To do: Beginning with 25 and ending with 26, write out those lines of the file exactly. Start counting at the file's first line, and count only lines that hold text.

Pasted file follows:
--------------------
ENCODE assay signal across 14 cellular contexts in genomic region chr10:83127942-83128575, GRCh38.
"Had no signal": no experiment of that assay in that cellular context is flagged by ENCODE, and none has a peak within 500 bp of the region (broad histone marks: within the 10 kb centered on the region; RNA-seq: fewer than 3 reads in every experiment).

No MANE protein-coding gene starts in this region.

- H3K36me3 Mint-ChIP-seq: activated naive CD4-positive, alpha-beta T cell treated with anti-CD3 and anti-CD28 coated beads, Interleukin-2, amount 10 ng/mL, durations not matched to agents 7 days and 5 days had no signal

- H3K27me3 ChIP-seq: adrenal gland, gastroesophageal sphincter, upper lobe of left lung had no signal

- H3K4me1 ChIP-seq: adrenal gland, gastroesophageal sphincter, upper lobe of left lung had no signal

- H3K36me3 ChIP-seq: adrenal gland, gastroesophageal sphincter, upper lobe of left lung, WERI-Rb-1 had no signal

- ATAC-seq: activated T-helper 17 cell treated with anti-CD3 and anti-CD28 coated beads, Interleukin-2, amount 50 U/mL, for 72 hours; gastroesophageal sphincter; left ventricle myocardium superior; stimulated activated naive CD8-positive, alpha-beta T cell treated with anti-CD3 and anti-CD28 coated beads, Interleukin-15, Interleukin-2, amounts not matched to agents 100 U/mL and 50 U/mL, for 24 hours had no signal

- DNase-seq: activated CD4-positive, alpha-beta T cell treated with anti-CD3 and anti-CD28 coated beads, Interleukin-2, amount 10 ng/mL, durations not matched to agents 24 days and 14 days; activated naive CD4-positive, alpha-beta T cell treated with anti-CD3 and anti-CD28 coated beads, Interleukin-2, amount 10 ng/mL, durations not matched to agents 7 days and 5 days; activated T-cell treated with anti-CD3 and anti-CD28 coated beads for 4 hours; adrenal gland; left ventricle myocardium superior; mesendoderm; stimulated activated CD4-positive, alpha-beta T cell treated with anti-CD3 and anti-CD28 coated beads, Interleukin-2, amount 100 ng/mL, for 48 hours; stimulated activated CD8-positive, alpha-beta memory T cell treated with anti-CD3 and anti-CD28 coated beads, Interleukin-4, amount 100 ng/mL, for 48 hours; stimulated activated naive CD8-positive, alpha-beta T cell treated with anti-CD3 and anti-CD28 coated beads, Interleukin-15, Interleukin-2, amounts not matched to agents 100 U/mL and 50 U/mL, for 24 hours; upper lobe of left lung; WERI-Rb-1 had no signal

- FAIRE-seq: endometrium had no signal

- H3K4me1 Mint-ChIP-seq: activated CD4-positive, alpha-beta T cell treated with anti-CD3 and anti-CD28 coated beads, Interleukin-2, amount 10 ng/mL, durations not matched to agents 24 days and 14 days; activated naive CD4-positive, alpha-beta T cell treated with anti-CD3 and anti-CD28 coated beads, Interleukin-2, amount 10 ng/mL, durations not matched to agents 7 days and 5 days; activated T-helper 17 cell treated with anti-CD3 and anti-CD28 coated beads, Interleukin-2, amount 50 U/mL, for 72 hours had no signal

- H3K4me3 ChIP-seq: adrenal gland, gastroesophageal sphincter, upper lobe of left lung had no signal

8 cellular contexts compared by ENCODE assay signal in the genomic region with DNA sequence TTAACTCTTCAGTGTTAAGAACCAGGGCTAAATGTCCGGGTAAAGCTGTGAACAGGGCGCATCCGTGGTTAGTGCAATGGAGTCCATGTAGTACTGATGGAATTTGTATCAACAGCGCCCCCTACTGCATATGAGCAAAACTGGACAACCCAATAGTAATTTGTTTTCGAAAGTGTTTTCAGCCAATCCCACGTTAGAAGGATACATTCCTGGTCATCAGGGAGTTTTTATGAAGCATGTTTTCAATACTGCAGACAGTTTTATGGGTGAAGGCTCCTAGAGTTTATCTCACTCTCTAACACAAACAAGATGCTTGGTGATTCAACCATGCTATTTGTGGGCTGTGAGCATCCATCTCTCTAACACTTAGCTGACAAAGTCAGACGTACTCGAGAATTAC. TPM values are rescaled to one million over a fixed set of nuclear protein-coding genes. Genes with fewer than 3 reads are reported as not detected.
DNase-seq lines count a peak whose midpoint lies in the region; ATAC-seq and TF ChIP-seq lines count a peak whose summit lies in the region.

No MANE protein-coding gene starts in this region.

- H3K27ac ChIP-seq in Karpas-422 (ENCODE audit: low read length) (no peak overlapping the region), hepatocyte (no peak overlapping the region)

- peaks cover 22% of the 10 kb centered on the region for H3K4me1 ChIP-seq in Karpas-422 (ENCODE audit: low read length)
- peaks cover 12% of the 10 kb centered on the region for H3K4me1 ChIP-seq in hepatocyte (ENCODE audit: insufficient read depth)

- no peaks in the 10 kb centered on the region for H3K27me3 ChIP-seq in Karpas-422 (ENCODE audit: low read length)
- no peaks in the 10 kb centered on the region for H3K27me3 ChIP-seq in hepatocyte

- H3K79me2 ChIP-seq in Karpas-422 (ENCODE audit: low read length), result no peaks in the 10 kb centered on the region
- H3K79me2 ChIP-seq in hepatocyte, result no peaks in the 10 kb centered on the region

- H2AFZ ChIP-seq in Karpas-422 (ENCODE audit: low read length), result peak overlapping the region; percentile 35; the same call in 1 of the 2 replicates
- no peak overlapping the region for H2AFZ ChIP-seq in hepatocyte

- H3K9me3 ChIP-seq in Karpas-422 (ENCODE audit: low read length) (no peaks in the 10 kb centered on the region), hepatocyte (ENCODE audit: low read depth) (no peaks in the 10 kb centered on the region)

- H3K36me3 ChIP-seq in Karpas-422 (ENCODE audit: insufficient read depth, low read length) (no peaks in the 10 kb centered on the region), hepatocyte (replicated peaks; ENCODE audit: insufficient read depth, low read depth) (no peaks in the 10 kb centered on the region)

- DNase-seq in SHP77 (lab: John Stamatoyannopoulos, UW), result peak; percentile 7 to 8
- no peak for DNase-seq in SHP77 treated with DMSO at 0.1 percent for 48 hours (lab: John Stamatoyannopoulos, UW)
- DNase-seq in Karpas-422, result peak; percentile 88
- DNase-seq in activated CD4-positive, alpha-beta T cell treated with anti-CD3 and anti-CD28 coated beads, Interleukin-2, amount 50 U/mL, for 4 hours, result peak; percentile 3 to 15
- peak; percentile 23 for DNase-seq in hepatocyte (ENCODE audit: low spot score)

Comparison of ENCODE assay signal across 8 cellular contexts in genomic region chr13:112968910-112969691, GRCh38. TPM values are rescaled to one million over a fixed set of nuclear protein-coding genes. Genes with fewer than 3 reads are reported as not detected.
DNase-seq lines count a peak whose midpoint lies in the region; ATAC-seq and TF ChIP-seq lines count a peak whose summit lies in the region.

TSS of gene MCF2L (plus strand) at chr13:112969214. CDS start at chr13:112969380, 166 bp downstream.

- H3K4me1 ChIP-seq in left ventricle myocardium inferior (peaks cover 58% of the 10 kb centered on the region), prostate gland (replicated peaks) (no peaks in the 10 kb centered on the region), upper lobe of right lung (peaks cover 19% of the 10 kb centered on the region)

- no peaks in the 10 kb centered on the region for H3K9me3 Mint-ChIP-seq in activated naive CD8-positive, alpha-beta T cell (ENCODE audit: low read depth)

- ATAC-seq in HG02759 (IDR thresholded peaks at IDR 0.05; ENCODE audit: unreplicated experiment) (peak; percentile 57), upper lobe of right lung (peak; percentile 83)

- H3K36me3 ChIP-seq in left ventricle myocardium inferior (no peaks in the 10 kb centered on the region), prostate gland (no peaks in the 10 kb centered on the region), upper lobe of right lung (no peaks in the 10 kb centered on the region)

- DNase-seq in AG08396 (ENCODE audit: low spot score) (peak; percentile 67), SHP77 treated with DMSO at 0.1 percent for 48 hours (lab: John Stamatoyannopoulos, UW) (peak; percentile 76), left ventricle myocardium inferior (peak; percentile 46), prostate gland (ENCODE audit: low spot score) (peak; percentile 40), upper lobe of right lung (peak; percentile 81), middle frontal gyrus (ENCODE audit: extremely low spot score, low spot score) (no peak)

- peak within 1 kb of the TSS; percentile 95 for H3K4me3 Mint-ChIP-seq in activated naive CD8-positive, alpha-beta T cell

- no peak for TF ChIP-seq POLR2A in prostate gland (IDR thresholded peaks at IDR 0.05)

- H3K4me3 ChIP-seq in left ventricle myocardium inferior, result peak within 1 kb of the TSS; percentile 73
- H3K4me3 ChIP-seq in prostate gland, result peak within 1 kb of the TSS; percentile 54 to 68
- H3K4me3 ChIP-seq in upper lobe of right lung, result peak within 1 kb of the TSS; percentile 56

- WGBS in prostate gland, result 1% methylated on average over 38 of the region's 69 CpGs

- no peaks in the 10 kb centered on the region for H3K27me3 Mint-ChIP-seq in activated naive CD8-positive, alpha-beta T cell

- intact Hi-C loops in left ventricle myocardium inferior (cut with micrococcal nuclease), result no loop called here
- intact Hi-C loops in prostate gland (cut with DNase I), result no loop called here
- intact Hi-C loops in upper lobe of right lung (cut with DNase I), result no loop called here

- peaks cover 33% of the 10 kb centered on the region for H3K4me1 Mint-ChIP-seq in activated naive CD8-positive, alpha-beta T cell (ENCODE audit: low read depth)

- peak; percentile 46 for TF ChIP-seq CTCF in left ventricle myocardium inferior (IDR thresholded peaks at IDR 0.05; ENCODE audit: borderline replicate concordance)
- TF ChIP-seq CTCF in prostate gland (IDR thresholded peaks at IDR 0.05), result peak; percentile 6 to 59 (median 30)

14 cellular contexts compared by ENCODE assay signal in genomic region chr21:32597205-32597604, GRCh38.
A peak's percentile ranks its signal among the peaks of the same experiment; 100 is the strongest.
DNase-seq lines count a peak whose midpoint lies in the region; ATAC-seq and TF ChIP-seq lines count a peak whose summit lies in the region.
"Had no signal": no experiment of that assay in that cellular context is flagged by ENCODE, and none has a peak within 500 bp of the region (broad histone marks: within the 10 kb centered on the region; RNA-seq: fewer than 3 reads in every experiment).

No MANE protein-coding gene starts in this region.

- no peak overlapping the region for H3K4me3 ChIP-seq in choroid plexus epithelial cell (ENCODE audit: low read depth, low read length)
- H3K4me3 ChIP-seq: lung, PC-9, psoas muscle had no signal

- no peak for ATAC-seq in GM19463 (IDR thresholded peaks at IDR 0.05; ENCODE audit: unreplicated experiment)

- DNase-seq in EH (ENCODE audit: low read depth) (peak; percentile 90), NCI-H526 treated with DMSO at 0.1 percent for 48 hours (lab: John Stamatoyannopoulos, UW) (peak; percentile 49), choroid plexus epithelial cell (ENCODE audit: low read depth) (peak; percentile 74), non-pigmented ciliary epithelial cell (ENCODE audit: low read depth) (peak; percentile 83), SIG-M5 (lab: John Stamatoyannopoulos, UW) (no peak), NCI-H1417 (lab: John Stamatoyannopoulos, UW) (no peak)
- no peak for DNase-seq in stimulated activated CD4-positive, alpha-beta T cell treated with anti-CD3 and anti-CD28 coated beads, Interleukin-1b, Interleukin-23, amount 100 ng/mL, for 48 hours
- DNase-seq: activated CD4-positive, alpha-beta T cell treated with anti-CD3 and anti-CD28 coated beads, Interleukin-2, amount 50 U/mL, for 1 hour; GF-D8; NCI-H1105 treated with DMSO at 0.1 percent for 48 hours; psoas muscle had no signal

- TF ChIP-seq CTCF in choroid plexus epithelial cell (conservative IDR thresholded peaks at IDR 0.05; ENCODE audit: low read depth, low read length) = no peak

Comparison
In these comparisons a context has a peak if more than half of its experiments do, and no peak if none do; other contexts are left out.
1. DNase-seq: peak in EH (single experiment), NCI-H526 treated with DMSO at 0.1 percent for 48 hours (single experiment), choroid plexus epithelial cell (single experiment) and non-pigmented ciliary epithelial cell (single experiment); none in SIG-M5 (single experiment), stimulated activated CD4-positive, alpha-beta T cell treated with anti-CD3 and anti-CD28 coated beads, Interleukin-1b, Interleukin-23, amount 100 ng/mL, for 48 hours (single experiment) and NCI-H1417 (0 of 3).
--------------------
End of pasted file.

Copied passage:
- H3K9me3 ChIP-seq in Karpas-422 (ENCODE audit: low read length) (no peaks in the 10 kb centered on the region), hepatocyte (ENCODE audit: low read depth) (no peaks in the 10 kb centered on the region)

- H3K36me3 ChIP-seq in Karpas-422 (ENCODE audit: insufficient read depth, low read length) (no peaks in the 10 kb centered on the region), hepatocyte (replicated peaks; ENCODE audit: insufficient read depth, low read depth) (no peaks in the 10 kb centered on the region)